Planting Density: A Parameter Of Fundamental Importance


4 Feb 2023


The term planting density defines the number of vines per hectare present in the vineyards. This parameter is the result of two variables that depend on two distances: the one between the rows and the one between the logs (called planting spacing).

Indicatively, depending on the planting spacing, a vineyard can be defined:

  • low density (less than 3,000 plants per hectare)
  • medium density (from 3,000 up to 6,000 plants per hectare)
  • high density (over 6,000 plants per hectare)

The density of a plant determines a precise breeding system, almost definitive once chosen, which is why over the years it has always been a factor at the center of studies and research.

Since the 1990s, inspired by the French model, numerous experiments have been carried out, leading to a trend towards thickening the systems. The reason is simple: planting density causes greater competition between plants in the vineyards to search for the nutrients present in the soil. This competitiveness inevitably reduces the development of the vegetative part (leaves and fruits), leading to smaller bunches and berries.

Considering that the reduction in the size of the berries involves an increase in the ratio between the surface and volume of the berry, this would result in a higher quality production. The roots also have a tendency to prefer developing in depth, rather than laterally, thanks to this propensity they explore the soil more in search of water and fundamental minerals that give quality to the grapes and therefore to the wine. Not only that, a less lush plant will also be less exposed to diseases and parasites such as fungi, bacteria and viruses.

Over the years, the trend of densification has been questioned, and it has in fact been understood that the choice of density for a system cannot be reduced to these parameters. Other variables must be taken into consideration such as: the soil, the climate, the oenological and qualitative purposes, the rootstock and the vine, the training method and the ease of cultivation operations.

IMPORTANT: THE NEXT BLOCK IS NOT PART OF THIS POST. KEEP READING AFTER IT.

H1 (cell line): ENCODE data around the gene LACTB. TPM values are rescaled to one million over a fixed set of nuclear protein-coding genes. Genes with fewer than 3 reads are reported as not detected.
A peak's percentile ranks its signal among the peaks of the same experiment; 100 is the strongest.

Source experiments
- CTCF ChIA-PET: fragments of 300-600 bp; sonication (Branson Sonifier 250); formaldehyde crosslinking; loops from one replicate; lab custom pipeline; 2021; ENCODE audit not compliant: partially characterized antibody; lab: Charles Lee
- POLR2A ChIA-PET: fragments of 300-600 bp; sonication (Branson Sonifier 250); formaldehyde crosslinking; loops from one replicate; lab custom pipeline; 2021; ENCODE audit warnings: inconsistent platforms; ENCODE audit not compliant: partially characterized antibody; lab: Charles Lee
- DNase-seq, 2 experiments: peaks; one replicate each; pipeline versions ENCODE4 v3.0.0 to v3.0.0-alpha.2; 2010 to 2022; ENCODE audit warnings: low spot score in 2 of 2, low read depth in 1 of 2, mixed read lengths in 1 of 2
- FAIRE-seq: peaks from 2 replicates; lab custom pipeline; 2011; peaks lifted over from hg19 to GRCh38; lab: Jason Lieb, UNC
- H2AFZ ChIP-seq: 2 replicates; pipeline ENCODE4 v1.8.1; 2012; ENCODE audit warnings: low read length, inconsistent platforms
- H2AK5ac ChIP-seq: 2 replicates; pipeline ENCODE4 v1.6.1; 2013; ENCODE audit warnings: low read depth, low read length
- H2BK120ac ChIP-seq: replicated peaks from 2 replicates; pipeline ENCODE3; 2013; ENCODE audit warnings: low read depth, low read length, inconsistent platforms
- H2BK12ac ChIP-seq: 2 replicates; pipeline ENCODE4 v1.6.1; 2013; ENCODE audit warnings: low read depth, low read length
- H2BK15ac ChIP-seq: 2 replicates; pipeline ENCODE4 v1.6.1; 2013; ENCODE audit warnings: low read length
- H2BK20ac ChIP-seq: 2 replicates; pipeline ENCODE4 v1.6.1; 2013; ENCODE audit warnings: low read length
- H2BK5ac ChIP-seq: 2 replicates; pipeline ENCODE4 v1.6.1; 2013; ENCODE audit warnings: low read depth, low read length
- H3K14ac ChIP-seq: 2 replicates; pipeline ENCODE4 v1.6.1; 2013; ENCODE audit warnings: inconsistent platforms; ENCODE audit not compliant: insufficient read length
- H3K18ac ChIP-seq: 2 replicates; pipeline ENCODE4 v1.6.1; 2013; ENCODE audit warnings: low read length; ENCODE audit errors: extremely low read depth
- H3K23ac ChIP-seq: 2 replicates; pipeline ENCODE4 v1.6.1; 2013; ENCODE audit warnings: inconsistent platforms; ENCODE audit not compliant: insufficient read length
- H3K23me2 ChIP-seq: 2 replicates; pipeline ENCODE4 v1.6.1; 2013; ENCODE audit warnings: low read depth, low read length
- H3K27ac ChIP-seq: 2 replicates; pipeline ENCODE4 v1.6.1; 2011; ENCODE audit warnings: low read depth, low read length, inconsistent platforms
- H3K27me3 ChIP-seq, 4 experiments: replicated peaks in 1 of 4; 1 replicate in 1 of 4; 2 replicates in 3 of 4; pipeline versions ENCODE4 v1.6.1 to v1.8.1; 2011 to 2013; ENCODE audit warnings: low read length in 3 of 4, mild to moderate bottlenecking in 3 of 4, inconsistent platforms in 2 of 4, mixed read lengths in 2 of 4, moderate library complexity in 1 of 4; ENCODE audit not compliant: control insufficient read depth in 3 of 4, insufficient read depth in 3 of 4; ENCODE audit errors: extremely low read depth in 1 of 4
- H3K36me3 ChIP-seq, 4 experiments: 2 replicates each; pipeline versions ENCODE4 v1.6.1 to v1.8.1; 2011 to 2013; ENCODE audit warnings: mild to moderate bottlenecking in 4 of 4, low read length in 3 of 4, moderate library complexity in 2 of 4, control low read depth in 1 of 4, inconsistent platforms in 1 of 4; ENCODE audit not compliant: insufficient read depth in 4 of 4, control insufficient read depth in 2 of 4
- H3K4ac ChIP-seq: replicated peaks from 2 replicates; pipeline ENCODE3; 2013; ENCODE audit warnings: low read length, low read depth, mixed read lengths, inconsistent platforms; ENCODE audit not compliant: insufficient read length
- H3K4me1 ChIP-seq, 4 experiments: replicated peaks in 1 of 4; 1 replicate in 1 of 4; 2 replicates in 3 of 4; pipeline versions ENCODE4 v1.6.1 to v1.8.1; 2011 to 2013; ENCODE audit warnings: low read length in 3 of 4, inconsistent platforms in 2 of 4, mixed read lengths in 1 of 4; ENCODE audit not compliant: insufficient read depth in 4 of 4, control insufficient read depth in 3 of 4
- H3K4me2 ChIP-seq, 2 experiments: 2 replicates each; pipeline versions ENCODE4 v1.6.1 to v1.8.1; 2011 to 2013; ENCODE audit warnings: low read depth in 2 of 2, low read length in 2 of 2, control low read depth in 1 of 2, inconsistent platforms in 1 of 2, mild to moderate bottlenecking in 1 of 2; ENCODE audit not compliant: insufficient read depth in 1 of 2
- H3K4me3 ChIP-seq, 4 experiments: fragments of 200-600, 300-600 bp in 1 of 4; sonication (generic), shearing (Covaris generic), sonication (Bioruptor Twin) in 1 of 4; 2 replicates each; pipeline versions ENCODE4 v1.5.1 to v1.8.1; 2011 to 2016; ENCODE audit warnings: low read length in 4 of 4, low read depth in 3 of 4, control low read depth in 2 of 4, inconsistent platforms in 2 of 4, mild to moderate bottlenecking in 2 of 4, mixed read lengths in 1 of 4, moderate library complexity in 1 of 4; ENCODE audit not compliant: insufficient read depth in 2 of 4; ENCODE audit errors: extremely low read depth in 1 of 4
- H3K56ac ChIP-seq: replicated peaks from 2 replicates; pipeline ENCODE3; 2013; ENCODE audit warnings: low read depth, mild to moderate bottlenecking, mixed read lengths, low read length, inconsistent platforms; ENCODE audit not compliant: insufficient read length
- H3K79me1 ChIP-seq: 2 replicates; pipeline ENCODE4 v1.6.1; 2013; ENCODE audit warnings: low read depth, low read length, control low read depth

The climate has a significant impact on the choice of planting density

The choice of planting density in a farm must be made according to the pedoclimatic environment, i.e. the soil and climate, the vine itself, the type of production you want to obtain, and the vineyard management techniques (mechanisation). An aspect of fundamental importance, especially in recent years, is the climate, which plays an important role in the choice of the farming method. When dealing with low temperatures it is advisable to choose low density cultivation, to allow the grapes to ripen, running the risk of the buds freezing in spring, due to their proximity to the ground. To overcome this problem in hilly areas, north-south exposure is recommended, which favors photosynthetic yield and reduces the risk of spring frosts.

Differently in warmer areas, higher density farming methods allow the achievement of greater quantities of sugar. In the hottest areas, the east-west exposure avoids direct sunlight in the central hours of the day. With climate change and increasing desertification it is necessary to better manage the water stress of the vine, which is a determining factor for obtaining quality grapes. From this perspective, it is essential to guarantee greater development of the root system, and this can be done by increasing the inter-row space.

In the case of the Alessandro estates, explanting was necessary given the high longevity of the vines.

The plants carried out since the 2000s, being high density, have aged prematurely.

Furthermore, the high planting density associated with the varied climatic conditions of the last decade has led to obtaining grapes with a high sugar content and consequent high alcohol content, with all that entails.

The change in the climatic environment, therefore increasingly heavy and intense rainfall events even in short periods, and very high temperatures in summer have naturally led to a different management of the land.

In high-density systems it is possible to work with specific machines known as over-riding machines suitable for loose soil and almost always in tempering. In recent years the land is increasingly found in non-optimal working conditions, and over-riding machines are not capable of carrying out the works, this is why it is necessary to have less dense systems so that we can enter and carry out the work with normal tractors.

It can therefore be concluded that the variation in planting density comes from high density vineyards, in the specific case of Tenimenti d Alessandro with 8,000 vines per hectare, it brings numerous benefits, including better land management and better management of the vegetative wall. Furthermore, another aspect not to be underestimated is the better airing of the leaves which determines less humidity, fewer phytosanitary attacks and allows us to reduce the quantities of copper and sulfur in the fight against phytophytry.




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